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Microsplastic Pollution a Growing Health and Environment Hazard07.03.2019

Microplastics pose a serious hazard not just to the environment, but to human health as well. The ubiquitous tiny particles of plastics pollute the oceans, beaches, can even serve as a vector for a variety of bacterial species.

Microplastics are small plastic pieces less than five millimeters long. They’re used in a variety of products, including cosmetics (creams, toothpastes, and peeling treatments) and glitter. Microplastic pollution is incredibly widespread—researchers have found microplastic particles in British rivers and lakes, in the water table in America, in the Yangtze River, and on the coast of Spain. Last year, traces of microplastic pollution have been found even on the ice caps of Antarctica and inside the human body, as reported by Time magazine. 

A recent field survey, conducted by a team from the National University of Singapore, revealed that microplastics can actually be the cause of serious diseases. The researchers analyzed plastics found in water samples collected in different types of reservoirs, including oceans, lakes, and beaches, and discovered that the microplastics in the samples were covered with diverse bacterial communities, including some highly pathogenic bacterial species.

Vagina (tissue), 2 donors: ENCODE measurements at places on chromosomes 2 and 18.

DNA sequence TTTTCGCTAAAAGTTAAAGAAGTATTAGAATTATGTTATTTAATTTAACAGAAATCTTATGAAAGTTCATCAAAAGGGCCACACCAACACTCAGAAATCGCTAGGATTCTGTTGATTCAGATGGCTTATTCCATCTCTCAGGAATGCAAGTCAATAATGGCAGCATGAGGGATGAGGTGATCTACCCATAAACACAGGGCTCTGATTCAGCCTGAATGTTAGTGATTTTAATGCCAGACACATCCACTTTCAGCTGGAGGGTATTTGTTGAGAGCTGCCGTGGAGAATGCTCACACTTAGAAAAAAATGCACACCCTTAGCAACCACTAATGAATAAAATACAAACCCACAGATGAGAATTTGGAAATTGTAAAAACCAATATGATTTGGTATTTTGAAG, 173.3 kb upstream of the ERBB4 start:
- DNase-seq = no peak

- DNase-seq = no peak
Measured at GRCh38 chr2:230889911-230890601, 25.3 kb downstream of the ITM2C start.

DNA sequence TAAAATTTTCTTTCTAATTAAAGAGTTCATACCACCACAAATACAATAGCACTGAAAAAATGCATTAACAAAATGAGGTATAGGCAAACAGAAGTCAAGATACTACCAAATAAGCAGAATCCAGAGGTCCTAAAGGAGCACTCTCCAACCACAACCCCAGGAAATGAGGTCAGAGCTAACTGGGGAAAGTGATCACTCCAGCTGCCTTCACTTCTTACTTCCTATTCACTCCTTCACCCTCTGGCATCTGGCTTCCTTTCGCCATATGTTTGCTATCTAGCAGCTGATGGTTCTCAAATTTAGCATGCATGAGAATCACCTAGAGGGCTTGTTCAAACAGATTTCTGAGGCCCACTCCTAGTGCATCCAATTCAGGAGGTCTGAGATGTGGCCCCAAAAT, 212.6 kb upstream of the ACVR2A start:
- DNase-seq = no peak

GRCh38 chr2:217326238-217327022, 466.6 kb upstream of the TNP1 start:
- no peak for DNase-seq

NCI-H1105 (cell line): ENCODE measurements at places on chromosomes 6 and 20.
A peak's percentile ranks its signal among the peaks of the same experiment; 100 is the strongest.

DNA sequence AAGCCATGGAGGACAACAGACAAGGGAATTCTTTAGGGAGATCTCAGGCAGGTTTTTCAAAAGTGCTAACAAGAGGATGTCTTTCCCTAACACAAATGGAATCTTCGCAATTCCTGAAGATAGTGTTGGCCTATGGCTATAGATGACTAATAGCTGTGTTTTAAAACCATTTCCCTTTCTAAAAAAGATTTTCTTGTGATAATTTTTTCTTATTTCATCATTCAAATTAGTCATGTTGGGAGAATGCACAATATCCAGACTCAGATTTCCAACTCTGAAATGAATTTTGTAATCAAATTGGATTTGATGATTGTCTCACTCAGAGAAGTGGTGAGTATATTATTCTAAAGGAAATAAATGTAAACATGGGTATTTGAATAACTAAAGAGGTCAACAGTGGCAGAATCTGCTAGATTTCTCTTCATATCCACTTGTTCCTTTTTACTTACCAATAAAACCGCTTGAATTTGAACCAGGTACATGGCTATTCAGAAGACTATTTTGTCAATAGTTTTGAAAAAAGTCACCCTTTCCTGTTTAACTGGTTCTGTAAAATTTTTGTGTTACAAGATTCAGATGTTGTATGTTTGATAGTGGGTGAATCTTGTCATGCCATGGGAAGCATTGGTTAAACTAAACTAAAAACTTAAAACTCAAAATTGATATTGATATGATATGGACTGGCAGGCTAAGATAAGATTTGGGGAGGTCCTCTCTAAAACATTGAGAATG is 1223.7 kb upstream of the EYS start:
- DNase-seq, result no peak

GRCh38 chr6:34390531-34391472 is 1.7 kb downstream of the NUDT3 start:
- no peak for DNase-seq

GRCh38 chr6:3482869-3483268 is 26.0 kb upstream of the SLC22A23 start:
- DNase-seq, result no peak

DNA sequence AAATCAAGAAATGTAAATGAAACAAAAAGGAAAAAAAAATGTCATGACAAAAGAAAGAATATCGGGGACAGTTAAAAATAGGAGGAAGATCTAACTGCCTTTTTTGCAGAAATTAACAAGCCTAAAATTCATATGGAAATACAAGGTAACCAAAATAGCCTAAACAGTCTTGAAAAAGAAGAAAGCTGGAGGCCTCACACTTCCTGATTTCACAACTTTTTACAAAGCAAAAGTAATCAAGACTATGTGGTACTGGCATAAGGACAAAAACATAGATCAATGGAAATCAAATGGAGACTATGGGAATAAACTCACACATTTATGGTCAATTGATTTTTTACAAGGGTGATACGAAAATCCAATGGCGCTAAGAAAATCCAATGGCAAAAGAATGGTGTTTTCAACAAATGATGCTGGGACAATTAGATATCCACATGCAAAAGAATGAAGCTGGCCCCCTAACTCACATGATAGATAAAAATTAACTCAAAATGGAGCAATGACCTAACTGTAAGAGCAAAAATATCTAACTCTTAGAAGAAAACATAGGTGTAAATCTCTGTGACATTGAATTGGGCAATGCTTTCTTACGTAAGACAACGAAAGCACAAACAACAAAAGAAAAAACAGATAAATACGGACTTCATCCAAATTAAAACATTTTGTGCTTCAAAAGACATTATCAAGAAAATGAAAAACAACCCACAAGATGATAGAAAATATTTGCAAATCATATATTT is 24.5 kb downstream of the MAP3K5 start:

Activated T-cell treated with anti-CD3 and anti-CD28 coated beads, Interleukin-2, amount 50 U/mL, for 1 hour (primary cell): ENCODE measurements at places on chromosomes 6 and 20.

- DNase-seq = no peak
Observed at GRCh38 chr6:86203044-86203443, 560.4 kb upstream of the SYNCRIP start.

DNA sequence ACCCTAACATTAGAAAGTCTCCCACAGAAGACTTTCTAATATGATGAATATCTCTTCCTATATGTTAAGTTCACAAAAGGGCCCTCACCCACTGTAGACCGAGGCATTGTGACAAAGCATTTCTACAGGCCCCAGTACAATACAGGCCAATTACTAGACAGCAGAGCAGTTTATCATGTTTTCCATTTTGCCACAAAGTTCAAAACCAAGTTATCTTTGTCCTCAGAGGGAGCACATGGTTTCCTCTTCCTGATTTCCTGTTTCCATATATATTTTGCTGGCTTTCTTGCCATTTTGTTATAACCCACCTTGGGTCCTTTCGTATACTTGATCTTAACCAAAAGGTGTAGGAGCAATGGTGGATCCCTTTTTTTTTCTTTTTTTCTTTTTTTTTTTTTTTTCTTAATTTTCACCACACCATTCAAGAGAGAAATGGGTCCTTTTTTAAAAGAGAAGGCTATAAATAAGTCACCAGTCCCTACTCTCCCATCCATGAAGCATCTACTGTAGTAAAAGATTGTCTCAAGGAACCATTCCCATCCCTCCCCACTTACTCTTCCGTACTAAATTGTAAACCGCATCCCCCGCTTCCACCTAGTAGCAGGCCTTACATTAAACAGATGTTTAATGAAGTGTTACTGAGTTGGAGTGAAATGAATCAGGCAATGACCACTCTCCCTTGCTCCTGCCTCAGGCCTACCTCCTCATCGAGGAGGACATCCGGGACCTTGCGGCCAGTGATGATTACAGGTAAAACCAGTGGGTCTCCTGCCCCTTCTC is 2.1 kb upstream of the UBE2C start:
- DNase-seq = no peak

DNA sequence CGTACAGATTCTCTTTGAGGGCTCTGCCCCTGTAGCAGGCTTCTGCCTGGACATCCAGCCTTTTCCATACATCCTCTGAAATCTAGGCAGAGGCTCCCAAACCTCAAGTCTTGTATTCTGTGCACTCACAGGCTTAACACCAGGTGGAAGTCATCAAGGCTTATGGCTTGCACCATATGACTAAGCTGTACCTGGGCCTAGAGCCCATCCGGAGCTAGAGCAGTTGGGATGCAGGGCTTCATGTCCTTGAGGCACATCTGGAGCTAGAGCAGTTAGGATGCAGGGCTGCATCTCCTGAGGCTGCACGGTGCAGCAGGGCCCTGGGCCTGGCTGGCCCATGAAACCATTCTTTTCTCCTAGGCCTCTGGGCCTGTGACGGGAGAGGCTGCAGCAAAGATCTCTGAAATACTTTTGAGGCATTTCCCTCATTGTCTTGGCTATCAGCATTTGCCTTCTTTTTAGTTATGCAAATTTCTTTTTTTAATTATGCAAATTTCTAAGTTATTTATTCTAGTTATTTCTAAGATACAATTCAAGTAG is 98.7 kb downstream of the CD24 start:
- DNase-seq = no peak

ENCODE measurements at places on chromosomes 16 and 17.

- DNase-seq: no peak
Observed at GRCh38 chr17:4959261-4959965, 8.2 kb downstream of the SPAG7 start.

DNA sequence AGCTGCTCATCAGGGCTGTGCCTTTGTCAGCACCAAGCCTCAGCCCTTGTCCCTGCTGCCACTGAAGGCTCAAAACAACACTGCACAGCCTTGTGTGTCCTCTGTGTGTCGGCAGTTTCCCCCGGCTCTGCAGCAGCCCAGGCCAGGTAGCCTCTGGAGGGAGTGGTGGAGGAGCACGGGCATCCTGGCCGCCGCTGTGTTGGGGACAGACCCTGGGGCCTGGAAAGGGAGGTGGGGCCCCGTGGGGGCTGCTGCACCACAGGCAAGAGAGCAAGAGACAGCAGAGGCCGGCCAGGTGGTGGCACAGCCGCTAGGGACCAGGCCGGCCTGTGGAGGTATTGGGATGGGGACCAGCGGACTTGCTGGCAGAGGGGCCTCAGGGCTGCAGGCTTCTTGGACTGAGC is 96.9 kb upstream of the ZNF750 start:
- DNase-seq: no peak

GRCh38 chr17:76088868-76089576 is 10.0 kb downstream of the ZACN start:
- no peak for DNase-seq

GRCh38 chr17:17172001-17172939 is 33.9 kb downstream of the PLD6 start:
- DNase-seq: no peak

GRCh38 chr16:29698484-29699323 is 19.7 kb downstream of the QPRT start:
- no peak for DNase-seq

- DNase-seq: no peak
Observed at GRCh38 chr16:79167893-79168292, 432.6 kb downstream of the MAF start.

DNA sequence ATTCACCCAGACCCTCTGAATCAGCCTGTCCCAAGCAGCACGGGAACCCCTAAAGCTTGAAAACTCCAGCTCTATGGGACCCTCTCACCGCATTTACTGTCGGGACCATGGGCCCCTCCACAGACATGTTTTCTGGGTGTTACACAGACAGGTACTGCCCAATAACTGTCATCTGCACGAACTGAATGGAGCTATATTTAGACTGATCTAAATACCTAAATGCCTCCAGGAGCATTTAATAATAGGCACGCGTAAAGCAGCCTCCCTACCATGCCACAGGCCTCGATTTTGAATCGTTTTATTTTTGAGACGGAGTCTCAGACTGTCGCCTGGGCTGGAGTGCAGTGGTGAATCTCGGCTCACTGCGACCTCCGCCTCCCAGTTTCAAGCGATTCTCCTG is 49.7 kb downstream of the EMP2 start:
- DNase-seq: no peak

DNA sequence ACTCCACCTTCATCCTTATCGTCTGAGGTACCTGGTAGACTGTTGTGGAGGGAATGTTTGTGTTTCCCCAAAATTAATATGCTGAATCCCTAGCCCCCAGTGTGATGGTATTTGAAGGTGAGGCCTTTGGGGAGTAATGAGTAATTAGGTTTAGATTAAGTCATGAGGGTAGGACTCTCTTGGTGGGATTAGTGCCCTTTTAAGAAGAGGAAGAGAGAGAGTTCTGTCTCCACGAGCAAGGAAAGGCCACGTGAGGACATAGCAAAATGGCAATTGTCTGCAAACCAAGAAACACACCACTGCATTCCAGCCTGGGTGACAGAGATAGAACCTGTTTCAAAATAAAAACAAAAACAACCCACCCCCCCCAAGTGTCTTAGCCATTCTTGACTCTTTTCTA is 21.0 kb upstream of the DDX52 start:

All the 275 microplastic elements found in water samples collected from Singapore beaches between April and July of 2018, were inhabited by over 400 different types of bacteria, including species responsible for gastroenteritis and wound infections. 

Microplastics also directly contribute to the formation and growth of what has come to be known as the Great Pacific garbage patch, the drifting island of marine debris and trash, trapped by the currents of the North Pacific Gyre (between California and Hawaii). 

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